You need to have at least Rs 50 lakh to set up a 300-sq. ft restaurant. Forty five per cent of this amount goes to the developer as a refundable deposit. The rest of this kitty is expenses to dress up the place. “You do not have to invest in tables and chairs; rentals are far lower and one can really run it as a low-cost operation,” says Sriram Rajgopal, director of Sbarro, an international Italian-American pizza Franchise. “The Indian food court business is about choice and experience. That is not the case abroad.”
Sbarro will open three more outlets in Bangalore. Rajgopal says there is a window to soon roll out 10 more. Again, that is the easy part for the likes of a Sbarro. The wallet will open only if the palate is tickled. Mall owners are there to give a helping hand. “One of the things that we do is to share data of what sells in our mall. We take interest in telling the operators about the dos and don’ts in a food court,” says Yach of Mantri Mall. He says it pays to keep the menu short and hit the right price points.
Not Just Paranthas, another food chain with three of its five outlets in malls, did just that — it trimmed its menu and price points. It took some time for the old-Delhi paratha vendor to tweak its menu and model to suit that of a food court. “Food courts are about sharing food. We realised that our wide menu was just not working. So, we focused on combo meals apart from operating at lower price points to the tune of 40 per cent,” says Varun Agarwal, managing director of Not Just Paranthas.
It is a fine-tooth comb process. “The ability of the brand in changing the menu without much hassle, at short notice, is a key factor in choosing a food court entrepreneur,” says Aroon Kumar, CFO of Express Avenue Mall in Chennai. Typically, the average sale in large malls such as Mantri Mall is about Rs 150 a day and about 8,000 bites are pushed across counters. On weekends, the numbers are up — to Rs 400 per day and 16,000 meals. That means, it brings in about Rs 8 crore a month. A big variable in all of this is the staff cost, where churn is a constant. Fifty per cent of managers have been holding their seats for less than a year.
TAKING A BITE: Sanjay Ratadia of Veg bynature runs two outlets in food courts at Bangalore’s Mantri Mall and Garuda Mall (BW Pic By Jagdeesh NV)
TAKING A BITE: Sanjay Ratadia of Veg bynature runs two outlets in food courts at Bangalore’s Mantri Mall and Garuda Mall (BW Pic By Jagdeesh NV)
Says Yograj Naik, who started Starks, a grilled-chicken outlet in 2007 after a four-year grind in a London food court: “A lot of time and money is spent on training. People leave, costs remain fixed, and we have to find replacements quickly.” A third-party operator supplies food to Starks; the food is premixed in the factory owned by the restaurant’s service provider Pearl Bistro. Naik and his three partners intend to scale up — 30 more outlets in two years.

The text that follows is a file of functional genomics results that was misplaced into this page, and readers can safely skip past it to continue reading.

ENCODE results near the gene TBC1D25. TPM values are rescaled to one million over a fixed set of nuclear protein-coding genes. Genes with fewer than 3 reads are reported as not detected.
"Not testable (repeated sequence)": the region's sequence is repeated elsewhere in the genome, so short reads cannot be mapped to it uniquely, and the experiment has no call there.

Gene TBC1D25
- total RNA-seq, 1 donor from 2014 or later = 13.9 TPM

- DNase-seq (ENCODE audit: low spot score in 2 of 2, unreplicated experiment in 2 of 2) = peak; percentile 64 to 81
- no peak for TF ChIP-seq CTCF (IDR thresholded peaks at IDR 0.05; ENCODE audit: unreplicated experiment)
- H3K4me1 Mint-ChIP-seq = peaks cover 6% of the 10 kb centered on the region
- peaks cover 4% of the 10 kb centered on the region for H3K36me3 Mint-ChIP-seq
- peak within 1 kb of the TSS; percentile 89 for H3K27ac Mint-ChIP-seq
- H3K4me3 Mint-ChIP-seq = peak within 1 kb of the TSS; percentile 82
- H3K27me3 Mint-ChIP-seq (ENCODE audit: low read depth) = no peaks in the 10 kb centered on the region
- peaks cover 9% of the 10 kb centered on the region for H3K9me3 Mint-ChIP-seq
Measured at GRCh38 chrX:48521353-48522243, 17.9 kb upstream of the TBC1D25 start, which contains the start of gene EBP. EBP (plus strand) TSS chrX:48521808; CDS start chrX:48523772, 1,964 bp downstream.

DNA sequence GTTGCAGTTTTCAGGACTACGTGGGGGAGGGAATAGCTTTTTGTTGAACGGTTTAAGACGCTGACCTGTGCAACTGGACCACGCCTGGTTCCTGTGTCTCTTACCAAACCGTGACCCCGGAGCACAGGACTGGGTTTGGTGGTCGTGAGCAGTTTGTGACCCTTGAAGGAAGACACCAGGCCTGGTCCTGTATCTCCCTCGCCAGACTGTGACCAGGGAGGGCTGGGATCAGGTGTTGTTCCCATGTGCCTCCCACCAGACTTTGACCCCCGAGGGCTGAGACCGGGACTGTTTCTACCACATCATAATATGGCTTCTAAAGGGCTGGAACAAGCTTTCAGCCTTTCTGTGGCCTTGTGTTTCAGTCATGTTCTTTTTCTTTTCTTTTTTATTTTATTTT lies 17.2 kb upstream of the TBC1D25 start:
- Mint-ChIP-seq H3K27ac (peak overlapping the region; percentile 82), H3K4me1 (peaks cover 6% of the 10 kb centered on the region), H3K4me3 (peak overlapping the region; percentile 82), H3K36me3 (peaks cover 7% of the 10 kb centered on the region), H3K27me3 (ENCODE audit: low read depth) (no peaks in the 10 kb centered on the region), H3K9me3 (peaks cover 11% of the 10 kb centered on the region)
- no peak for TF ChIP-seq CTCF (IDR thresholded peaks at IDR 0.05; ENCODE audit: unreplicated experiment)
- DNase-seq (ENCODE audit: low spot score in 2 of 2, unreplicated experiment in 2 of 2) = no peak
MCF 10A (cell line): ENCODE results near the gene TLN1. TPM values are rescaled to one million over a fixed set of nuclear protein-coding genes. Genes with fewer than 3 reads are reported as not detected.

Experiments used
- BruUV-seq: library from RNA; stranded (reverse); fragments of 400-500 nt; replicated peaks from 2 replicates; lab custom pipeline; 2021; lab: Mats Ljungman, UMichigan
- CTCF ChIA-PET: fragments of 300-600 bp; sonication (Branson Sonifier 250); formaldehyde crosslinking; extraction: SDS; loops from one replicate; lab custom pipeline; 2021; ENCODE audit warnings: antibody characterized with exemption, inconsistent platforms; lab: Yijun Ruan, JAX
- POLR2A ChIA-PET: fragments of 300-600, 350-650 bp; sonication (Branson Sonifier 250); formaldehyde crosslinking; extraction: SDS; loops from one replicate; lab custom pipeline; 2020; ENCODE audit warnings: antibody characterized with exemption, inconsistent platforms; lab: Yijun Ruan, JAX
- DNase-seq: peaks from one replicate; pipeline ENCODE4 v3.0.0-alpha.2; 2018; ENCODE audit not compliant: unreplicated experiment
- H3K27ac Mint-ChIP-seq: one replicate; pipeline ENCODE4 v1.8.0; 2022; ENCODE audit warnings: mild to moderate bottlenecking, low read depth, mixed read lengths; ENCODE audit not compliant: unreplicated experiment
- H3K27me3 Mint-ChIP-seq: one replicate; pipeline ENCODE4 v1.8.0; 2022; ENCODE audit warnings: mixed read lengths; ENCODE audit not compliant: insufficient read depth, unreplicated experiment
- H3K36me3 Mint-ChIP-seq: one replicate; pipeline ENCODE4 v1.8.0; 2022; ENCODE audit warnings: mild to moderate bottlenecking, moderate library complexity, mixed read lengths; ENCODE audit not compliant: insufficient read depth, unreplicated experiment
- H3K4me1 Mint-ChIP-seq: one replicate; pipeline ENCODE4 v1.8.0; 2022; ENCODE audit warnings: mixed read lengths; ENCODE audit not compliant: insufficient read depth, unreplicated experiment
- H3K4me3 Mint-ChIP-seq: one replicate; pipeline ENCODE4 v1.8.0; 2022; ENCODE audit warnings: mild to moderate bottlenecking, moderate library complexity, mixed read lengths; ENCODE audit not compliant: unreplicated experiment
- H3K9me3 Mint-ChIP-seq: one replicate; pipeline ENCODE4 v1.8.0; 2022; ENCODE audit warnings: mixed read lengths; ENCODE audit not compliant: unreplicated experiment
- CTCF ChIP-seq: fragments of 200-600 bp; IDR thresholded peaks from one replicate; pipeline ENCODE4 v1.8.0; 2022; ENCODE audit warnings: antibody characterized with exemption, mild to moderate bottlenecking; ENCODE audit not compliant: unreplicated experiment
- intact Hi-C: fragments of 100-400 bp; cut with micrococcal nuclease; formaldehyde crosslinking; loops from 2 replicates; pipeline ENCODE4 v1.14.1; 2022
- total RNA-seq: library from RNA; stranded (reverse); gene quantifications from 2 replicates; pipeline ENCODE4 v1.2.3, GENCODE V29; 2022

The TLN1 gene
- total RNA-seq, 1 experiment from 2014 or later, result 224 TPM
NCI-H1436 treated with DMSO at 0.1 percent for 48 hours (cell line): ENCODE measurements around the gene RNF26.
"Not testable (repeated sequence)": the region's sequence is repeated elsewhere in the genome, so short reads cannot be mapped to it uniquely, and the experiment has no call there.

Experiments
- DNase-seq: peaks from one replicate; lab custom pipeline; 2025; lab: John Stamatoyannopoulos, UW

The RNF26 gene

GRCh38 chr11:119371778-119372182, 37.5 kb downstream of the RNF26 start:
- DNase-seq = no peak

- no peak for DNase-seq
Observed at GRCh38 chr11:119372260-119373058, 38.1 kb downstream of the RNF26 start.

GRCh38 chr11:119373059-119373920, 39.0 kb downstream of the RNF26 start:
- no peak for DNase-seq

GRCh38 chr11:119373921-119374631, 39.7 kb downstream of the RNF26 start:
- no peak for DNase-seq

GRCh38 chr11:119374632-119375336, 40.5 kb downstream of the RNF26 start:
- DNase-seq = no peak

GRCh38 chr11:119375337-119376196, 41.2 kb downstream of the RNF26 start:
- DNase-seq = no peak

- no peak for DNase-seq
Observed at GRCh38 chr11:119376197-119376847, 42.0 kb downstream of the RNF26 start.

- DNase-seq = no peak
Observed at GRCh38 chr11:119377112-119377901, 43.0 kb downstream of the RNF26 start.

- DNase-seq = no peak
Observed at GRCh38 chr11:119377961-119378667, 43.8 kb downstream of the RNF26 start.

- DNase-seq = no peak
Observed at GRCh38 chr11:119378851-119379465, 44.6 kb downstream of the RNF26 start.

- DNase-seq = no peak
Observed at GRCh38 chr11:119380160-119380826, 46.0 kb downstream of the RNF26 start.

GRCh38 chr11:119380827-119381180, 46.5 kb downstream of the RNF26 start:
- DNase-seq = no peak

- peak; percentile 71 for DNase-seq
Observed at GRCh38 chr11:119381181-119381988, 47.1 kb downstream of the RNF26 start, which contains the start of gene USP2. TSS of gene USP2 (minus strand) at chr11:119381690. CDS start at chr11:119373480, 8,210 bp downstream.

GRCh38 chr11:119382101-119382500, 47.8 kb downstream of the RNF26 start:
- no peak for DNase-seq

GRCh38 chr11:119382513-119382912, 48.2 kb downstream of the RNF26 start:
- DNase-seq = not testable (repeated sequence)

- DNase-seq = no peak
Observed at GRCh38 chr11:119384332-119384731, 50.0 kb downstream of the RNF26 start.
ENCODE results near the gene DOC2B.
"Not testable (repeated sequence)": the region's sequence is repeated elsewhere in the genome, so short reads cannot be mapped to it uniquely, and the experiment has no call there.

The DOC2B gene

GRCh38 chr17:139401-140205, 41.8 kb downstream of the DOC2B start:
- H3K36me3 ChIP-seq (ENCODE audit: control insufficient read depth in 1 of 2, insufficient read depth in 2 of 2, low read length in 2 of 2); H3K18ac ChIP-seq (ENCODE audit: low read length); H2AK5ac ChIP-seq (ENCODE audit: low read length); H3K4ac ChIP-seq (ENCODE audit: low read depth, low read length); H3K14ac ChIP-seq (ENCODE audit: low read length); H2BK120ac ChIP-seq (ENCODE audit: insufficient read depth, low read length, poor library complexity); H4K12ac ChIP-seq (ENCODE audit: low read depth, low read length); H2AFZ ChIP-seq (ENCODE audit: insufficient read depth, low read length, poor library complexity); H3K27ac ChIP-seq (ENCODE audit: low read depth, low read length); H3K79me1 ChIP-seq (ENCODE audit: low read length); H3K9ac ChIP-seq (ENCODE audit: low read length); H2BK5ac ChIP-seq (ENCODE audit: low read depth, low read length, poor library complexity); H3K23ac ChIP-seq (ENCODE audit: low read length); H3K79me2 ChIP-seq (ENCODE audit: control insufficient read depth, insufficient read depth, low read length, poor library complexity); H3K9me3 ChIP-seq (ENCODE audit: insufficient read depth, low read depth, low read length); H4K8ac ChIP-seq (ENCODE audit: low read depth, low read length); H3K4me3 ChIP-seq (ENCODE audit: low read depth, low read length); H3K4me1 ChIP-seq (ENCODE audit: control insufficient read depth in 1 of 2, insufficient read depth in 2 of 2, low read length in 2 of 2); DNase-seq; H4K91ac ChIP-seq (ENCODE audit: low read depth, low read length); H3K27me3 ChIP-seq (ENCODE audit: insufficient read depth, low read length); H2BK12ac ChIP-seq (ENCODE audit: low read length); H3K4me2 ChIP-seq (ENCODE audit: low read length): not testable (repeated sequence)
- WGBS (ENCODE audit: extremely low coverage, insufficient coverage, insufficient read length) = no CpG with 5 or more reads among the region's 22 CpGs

When the retail boom caught fire during 2005-08, rentals were at almost 35 per cent of the sales. That killed many. The revenue-share model or a combo with rentals is in. “We do a combination of revenue share and rentals. It depends on the location that we are at and the performance of the food court,” says Omer Bin Jung, CEO of Prestige Leisure Resorts, which manages properties of the Prestige Group. The revenue share is based on a percentage of the sales or a base rent — if sales are lower than the rental, that is.
Take Coconut Grove in Bangalore. It started off its express offering called Grand in food courts. It believes that a mall takes the marketing hassle out of the entrepreneur. “Rentals have come down because the revenue is good for a mall that grabs the consumer,” says Shibu Thomas, director of Coconut Grove Grand, adding that it is the common-area maintenance fee, water, power and staff cost that pushes charges skywards. Coconut Grove is about to break even with three outlets in three malls.
There is plenty to chew on in the food court business. The idea is simple — get in hungry footfalls. And they are crowded. Samar Qureshi, director of the 22-outlet food chain Fast Trax, has just one outlet at a food court in east Delhi’s Pacific Mall. “There is too much clutter and competition. Food courts just focus on adding more counters. The branding of a particular outlet takes a hit. Nothing works like a standalone outlet positioned on the first floor of a good mall,” he says. So what? You still have the Ratadia’s and their Veg bynature, big US brands such as McDonald’s and the KFCs; Beijing Bites, Rajdhani, Subway, Moti Mahal or a Coconut Grove. Point is, you need the stomach to feed off the food court business.
(This story was published in Businessworld Issue Dated 07-02-2011)